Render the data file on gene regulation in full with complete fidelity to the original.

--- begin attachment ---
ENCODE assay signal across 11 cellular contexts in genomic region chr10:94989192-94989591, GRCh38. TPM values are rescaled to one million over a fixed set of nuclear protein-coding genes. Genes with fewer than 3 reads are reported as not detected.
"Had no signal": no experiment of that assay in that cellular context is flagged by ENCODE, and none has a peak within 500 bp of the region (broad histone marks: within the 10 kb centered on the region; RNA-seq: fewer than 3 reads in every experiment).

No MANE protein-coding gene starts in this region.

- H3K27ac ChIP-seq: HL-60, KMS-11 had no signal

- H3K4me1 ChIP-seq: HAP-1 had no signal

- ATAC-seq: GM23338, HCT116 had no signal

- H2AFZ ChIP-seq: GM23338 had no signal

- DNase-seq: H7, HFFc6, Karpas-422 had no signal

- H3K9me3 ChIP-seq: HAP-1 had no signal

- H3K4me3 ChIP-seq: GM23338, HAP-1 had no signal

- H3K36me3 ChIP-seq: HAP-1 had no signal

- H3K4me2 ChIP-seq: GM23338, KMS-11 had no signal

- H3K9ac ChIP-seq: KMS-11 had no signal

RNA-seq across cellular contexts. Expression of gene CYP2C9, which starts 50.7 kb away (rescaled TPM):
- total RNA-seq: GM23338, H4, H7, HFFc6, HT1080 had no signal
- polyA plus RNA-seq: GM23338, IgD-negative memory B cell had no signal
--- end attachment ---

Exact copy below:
ENCODE assay signal across 11 cellular contexts in genomic region chr10:94989192-94989591, GRCh38. TPM values are rescaled to one million over a fixed set of nuclear protein-coding genes. Genes with fewer than 3 reads are reported as not detected.
"Had no signal": no experiment of that assay in that cellular context is flagged by ENCODE, and none has a peak within 500 bp of the region (broad histone marks: within the 10 kb centered on the region; RNA-seq: fewer than 3 reads in every experiment).

No MANE protein-coding gene starts in this region.

- H3K27ac ChIP-seq: HL-60, KMS-11 had no signal

- H3K4me1 ChIP-seq: HAP-1 had no signal

- ATAC-seq: GM23338, HCT116 had no signal

- H2AFZ ChIP-seq: GM23338 had no signal

- DNase-seq: H7, HFFc6, Karpas-422 had no signal

- H3K9me3 ChIP-seq: HAP-1 had no signal

- H3K4me3 ChIP-seq: GM23338, HAP-1 had no signal

- H3K36me3 ChIP-seq: HAP-1 had no signal

- H3K4me2 ChIP-seq: GM23338, KMS-11 had no signal

- H3K9ac ChIP-seq: KMS-11 had no signal

RNA-seq across cellular contexts. Expression of gene CYP2C9, which starts 50.7 kb away (rescaled TPM):
- total RNA-seq: GM23338, H4, H7, HFFc6, HT1080 had no signal
- polyA plus RNA-seq: GM23338, IgD-negative memory B cell had no signal